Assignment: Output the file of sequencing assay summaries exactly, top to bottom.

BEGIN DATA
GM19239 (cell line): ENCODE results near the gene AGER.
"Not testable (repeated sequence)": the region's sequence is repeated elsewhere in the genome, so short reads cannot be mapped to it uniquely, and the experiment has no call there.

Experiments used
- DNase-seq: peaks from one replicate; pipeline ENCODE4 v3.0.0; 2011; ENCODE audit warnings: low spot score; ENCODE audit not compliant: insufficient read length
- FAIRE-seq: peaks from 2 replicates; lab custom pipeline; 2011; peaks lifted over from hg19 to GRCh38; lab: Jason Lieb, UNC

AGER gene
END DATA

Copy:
GM19239 (cell line): ENCODE results near the gene AGER.
"Not testable (repeated sequence)": the region's sequence is repeated elsewhere in the genome, so short reads cannot be mapped to it uniquely, and the experiment has no call there.

Experiments used
- DNase-seq: peaks from one replicate; pipeline ENCODE4 v3.0.0; 2011; ENCODE audit warnings: low spot score; ENCODE audit not compliant: insufficient read length
- FAIRE-seq: peaks from 2 replicates; lab custom pipeline; 2011; peaks lifted over from hg19 to GRCh38; lab: Jason Lieb, UNC

AGER gene